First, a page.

(1) Local roads and roads not needed for access to private land within the management prescription area 5B would be closed from January 1 to May 1.
(2) In the Sisters sale area, logging would be limited to one unit at a time between January 1 and May 1 and all roads not necessary to harvest would be closed from January 1 to May 1.
(3) Timber harvest in Sisters would be limited to 3 to 4 years.
(4) All newly constructed roads would be closed to the public.
(5) Any active raptor nesting sites found during the timber sales would be protected.
(6) If any active goshawk nest is found, it would be given a minimum of 20 to 30 acres as a buffer zone where no treatment would take place.
(7) If any critical habitat of any endangered, threatened, or sensitive species is found, it would be protected as would the species themselves.
(8) All snags which are not safety hazards would be left standing. In addition, a minimum of 10 live trees per acre would be left standing for snag recruitment, if possible in clumps around existing snags and away from access by firewood gatherers. Areas that do not have sufficient down logs or untreated slash piles will have such conditions created.
(9) Snags would be monitored as the timber sales progress and 10 years into the future to ensure that snag numbers remain adequate.

Tr. Vol. I, 97-99.

After the January 1992 Decision Notice and FONSI was issued by the Forest Supervisor, the plaintiffs filed another administrative appeal. They did not raise the issue of the adequacy of alternatives considered in the second EA. The Acting Regional Forester affirmed the Forest Supervisor's decision. Tr. Vol. IV, 16. Review of the decision at a higher administrative level was declined, thus making the Acting Regional Forester's decision the final agency decision. Shortly thereafter, plaintiffs filed their complaint in this Court seeking judicial review of the agency's decision pursuant to the Administrative Procedures Act, 5 U.S.C. § 706(a). The plaintiffs allege that the decision by the agency violates various provisions of NEPA, 42 U.S.C. § 4332 et seq., and of the National Forest Management Act, 16 U.S.C. § 1604 et seq.


Under Rule 56 of the Federal Rules of Civil Procedure, a movant is entitled to summary judgment if he can "show that there is no genuine issue as to any material fact and that he is entitled to judgment as a matter of law." Poller v. Columbia Broadcasting, Inc., 368 U.S. 464, 467, 82 S.Ct. 486, 488, 7 L.Ed.2d 458, 488 (1962). In determining whether summary judgment should issue, the facts and inferences from those facts are viewed in the light most favorable to the nonmoving party and the burden is placed on the moving party to establish both the absence of a genuine issue of material fact and that such party is entitled to judgment as a matter of law. Fed.R.Civ.P. 56(c); Matsushita Elec. Indus. Co. v. Zenith Radio Corp., 475 U.S. 574, 586-90, 106 S.Ct. 1348, 1356-57, 89 L.Ed.2d 538 (1986). Once the moving party has met this burden, the nonmoving party may not rest on the allegations in the pleadings, but by affidavit or other evidence must set forth specific facts showing that a genuine issue of material fact exists.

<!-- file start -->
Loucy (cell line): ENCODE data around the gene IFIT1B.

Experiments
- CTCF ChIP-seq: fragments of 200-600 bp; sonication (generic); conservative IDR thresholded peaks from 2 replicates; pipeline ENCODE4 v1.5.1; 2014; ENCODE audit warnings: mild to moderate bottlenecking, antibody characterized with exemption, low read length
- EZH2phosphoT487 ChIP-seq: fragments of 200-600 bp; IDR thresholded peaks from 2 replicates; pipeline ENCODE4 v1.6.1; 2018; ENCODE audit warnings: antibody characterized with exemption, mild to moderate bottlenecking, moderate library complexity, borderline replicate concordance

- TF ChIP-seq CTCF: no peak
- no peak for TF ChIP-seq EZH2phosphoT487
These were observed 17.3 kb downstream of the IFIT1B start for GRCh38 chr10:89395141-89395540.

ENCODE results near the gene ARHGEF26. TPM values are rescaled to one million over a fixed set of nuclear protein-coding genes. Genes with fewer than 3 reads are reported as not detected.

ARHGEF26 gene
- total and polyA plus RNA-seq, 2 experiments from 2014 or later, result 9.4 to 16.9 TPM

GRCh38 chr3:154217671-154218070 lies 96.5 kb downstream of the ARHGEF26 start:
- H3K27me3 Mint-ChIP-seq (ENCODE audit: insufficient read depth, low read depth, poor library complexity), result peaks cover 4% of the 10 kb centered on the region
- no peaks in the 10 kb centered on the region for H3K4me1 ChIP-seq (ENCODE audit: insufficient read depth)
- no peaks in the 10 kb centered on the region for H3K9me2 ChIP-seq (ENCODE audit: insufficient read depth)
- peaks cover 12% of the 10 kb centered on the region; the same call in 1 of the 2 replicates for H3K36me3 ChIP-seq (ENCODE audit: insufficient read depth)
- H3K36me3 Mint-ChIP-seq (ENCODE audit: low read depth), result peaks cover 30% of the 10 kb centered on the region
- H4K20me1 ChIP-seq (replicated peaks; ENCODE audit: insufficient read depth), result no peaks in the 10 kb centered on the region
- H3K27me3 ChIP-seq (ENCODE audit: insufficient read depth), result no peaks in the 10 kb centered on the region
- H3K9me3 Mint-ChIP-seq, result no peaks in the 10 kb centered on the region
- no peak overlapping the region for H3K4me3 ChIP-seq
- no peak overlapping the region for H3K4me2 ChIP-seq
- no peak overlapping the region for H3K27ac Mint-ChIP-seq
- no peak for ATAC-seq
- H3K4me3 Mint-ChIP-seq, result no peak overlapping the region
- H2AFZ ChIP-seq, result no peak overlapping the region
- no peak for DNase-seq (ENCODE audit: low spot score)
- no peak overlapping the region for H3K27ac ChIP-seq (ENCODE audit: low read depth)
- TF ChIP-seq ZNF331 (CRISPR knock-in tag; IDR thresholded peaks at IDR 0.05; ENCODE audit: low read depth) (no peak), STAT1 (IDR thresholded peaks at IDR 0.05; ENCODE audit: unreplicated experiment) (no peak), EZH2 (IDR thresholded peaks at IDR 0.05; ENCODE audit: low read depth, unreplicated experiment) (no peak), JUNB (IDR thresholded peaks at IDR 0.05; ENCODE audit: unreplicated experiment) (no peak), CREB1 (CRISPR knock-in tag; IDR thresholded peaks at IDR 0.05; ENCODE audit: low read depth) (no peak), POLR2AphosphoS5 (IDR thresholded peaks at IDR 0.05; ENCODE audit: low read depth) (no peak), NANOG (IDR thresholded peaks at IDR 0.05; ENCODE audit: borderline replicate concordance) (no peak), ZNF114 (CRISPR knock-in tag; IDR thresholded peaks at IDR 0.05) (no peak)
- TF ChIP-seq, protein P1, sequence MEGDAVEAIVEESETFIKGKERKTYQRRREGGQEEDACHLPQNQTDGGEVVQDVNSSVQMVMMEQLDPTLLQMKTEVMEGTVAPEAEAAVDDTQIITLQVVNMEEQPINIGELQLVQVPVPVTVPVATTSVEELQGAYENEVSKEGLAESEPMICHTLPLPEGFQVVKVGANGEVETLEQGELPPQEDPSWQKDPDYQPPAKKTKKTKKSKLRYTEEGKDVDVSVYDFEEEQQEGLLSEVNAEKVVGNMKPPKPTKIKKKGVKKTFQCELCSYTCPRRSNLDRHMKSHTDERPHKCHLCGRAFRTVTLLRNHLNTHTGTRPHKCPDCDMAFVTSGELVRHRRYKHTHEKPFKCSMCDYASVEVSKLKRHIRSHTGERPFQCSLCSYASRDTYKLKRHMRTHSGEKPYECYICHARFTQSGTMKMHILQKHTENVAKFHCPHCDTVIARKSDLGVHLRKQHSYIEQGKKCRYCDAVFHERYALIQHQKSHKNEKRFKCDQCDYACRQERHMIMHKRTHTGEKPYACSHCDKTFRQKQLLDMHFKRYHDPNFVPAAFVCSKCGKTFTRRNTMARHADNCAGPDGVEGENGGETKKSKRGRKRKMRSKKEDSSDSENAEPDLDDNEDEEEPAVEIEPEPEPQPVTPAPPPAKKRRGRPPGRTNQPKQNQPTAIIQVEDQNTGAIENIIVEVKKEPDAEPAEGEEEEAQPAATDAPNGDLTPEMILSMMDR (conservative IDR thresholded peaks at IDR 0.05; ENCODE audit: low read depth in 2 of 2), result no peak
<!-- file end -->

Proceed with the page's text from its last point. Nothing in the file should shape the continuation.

In determining whether a genuine issue of material fact exists, the Court views the evidence presented based upon which party has the burden of proof under the underlying substantive law. Anderson v. Liberty Lobby, Inc., 477 U.S. 242, 253-55, 106 S.Ct. 2505, 2513, 91 L.Ed.2d 202 (1986). Recently, the Supreme Court noted that "summary judgment procedure is properly regarded not as a disfavored procedural shortcut, but rather as an integral part of the Federal Rules as a whole, which are designed to `secure the just, speedy, and inexpensive determination of every action.'" Celotex Corp. v. Catrett, 477 U.S. 317, 327, 106 S.Ct. 2548, 2555, 91 L.Ed.2d 265 (1986). The nonmoving party "must do more than show that there is some metaphysical doubt as to the material facts," Matsushita, 475 U.S. at 586, 106 S.Ct. at 1356, and "where the record as a whole could not lead a rational trier of fact to find for the nonmoving party, there is no `genuine issue for trial.'" Id.

The trilogy of Celotex, Anderson, and Matsushita provide the Court with a methodology in analyzing defendants' motion. Under this trilogy, it is incumbent upon each party, based upon the showing set forth by the other parties in their motions, to establish significant probative evidence to prevent summary judgment. See Terry A. Lambert Plumbing, Inc. v. Western Sec. Bank, 934 F.2d 976, 979 (8th Cir.1991).

B. Standing

Defendants argue that plaintiffs lack standing to challenge the Forest Service timber sales in this case. Some standing requirements are merely prudential, while others are jurisdictional, being tied to the case or controversy requirement in Article III of the United States Constitution. Lujan...